The Senate Appropriations Committee released its version of the 2022 Department of Defense Appropriations Act on Oct. 18, as lawmakers look to provide the Pentagon with its annual budget before the current continuing resolution funding the government expires Dec. 3.
The $725.8 billion bill would raise DOD spending above the total proposed by President Joe Biden’s administration back in May and put it in line with similar increases included in the National Defense Authorization Act passed by the Senate Armed Services Committee and the full House.
While the NDAA authorizes the funds for the Defense Department, the Department of Defense Appropriations Act actually appropriates the money. The House Appropriations defense subcommittee reported its version of the bill, which kept spending in line with the administration’s request, back in July, but the entire chamber has not proceeded with a vote on it.
The Senate panel’s version, meanwhile, adds spending across four main priorities, according to a report issued by defense subcommittee chair Sen. Jon Tester (D-Mont.)—countering China and investing in the Indo-Pacific; artificial intelligence, cyber, and microelectronics; space; and infrastructure and public shipyards.
In particular, the bill would increase the Space Force’s total budget to $17.9 billion, an extra $500 million on top of what the young service requested for 2022, which was already $2 billion more than 2021. That would mark around a 2.9 percent increase over the service’s request and more than 16 percent over 2021.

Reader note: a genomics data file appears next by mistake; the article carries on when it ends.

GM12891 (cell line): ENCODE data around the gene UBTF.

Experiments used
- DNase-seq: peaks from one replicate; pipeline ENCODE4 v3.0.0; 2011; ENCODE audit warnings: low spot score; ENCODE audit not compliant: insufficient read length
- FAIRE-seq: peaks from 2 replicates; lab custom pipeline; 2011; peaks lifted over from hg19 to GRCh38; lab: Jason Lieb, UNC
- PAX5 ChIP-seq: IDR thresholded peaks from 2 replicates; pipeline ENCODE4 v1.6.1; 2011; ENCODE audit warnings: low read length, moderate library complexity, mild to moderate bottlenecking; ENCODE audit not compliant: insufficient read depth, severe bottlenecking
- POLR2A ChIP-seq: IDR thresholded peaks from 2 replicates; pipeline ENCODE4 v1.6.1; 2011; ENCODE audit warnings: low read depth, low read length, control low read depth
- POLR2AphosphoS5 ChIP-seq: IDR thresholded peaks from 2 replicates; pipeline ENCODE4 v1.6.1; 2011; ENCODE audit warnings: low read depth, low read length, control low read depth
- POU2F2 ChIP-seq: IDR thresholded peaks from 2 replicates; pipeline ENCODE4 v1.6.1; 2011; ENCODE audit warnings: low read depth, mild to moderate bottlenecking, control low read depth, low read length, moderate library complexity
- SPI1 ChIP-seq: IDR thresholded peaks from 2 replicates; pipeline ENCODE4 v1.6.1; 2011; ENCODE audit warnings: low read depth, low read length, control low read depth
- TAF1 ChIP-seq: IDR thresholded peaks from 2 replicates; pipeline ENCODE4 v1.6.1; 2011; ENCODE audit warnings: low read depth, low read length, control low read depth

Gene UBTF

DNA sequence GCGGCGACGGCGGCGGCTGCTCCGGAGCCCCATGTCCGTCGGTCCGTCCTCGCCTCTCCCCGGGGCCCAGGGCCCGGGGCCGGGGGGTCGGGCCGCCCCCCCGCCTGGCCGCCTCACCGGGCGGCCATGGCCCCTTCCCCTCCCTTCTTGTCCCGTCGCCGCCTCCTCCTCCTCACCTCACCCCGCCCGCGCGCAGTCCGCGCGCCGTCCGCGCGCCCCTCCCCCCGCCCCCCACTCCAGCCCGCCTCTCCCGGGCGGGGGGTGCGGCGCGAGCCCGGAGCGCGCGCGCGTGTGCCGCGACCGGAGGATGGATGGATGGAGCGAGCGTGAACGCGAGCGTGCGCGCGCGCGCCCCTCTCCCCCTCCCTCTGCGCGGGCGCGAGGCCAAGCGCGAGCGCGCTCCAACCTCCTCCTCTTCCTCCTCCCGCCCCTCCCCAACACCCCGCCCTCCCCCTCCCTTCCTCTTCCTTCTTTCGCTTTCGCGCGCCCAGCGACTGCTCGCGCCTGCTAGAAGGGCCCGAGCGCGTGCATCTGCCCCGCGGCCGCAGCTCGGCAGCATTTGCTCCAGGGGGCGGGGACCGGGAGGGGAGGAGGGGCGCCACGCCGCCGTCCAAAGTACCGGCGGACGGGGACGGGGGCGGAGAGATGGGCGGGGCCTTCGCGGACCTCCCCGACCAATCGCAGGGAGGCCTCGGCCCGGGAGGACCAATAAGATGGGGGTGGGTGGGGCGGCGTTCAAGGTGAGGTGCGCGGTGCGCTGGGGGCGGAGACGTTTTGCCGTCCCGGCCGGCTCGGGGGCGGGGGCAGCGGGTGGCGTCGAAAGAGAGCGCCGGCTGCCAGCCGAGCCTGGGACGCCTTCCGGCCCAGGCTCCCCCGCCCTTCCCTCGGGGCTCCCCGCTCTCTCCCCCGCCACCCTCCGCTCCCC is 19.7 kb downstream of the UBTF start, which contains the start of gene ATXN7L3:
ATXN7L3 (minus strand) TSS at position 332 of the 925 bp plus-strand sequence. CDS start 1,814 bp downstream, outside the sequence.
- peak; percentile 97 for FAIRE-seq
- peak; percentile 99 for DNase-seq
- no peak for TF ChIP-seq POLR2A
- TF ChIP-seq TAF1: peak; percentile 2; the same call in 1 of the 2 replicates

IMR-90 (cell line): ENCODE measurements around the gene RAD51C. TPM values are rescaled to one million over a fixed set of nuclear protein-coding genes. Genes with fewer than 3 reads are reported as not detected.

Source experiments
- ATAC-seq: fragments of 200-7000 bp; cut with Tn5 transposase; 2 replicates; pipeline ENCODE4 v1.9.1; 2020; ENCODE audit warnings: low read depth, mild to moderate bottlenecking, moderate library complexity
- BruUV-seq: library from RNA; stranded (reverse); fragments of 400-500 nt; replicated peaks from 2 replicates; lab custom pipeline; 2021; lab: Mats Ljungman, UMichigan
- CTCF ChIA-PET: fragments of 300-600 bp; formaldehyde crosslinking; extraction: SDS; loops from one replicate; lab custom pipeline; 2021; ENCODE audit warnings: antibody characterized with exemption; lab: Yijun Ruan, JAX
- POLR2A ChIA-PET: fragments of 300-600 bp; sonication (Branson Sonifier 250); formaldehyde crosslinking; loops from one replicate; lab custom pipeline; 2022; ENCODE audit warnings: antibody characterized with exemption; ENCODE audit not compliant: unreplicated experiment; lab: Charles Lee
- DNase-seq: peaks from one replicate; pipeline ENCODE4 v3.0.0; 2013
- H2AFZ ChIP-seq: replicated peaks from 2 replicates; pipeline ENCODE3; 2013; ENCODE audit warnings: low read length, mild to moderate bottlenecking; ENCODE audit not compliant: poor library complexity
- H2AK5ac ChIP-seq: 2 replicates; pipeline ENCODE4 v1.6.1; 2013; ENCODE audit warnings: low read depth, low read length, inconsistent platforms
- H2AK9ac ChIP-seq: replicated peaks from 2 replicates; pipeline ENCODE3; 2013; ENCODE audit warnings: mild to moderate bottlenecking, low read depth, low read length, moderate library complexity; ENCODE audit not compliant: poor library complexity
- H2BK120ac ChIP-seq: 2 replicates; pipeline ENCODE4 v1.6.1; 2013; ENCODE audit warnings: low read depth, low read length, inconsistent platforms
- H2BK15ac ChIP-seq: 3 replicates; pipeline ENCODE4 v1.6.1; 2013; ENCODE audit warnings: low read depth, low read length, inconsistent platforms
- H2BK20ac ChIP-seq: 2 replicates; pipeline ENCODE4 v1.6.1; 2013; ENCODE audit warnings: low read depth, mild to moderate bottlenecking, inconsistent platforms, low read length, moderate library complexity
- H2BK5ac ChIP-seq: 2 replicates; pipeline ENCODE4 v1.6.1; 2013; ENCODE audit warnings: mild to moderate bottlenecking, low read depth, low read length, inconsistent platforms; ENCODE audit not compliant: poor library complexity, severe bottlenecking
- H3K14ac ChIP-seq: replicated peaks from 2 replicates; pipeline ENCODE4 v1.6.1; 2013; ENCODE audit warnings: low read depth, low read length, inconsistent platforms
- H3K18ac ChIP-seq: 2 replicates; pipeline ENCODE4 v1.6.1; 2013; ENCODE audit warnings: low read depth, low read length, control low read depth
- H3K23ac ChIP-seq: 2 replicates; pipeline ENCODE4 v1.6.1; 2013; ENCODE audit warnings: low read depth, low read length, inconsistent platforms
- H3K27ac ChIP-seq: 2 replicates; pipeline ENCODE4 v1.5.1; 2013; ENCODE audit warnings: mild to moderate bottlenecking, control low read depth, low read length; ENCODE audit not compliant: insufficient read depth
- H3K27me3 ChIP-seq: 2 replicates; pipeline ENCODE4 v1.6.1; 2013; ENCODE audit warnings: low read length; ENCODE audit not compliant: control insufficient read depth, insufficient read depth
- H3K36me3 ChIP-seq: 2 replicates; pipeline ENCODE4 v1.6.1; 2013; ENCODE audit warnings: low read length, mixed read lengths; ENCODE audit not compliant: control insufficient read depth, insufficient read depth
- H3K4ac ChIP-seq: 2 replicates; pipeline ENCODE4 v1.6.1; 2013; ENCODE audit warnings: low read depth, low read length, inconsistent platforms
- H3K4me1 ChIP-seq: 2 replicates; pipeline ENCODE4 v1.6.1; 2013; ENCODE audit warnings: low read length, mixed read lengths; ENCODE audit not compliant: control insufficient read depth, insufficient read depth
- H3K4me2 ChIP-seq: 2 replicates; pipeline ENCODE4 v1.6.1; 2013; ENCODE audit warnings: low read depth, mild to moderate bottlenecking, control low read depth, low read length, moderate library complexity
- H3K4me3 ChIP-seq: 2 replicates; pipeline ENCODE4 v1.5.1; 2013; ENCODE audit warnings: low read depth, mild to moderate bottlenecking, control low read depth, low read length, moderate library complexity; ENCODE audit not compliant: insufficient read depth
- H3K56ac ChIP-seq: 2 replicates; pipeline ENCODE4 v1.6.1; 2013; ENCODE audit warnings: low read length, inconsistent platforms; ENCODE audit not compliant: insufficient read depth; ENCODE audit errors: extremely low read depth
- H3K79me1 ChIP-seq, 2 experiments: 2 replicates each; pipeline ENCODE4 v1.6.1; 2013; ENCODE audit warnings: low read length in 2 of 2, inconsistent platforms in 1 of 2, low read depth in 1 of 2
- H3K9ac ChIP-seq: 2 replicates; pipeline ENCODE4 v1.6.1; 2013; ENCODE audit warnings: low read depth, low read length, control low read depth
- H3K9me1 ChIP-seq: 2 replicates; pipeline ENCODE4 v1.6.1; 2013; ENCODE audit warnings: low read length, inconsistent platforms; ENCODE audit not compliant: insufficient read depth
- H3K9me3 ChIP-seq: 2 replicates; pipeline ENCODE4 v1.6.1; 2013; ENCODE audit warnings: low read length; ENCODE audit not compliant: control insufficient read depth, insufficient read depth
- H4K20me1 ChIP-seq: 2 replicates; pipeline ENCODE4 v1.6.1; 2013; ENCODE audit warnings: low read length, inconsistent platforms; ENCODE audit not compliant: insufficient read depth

A healthy portion of the $500 million increase—some $120 million—is dedicated to weapons system sustainment, which was a key part of USSF’s unfunded priorities list. Another $61 million would be dedicated “to accelerate a cislunar flight experiment.” Cislunar space, the region between the Earth and the moon, has increasingly become an area of interest for the Space Force, along with commercial and civil space organizations, as of late. On top of that, an extra $75 million is dedicated to “increased basic research.”
The bill does include a reduction of $433 million for the Space Force’s Overhead Persistent Infrared satellites, which the report states “are being developed on fixed-price contracts, yet funding is requested in excess of the contracted value.”
Across the entire department, the bill also proposes a $500 million program “to increase adoption of artificial intelligence capabilities at combatant commands” along with an extra $100 million to improve recruitment and talent development for those in AI-related fields.
The Defense Advanced Research Projects Agency would also receive a bump in funding under the bill, with $70 million to increase the agency’s efforts on “AI, cyber, and data analytics,” and $80 million for its Electronics Resurgence Initiative 2.0.
As for the Air Force, the bill would leave USAF’s request for 48 new F-35s and 12 new F-15EXs untouched. The service had asked for no additional F-35s and 12 additional F-15EXs as part of its unfunded priority list, and the Senate Armed Services Committee proposed buying one extra F-35 and five more F-15EXs.
Yet while the appropriations bill does not include those increases, it does include an extra $1.8 billion for procurement of 16 new C-130Js for the ”modernization of two Air National Guard operational wings,” the bill’s report states. It also adds six more MH-139 helicopters, listed as “UH-1N replacement.”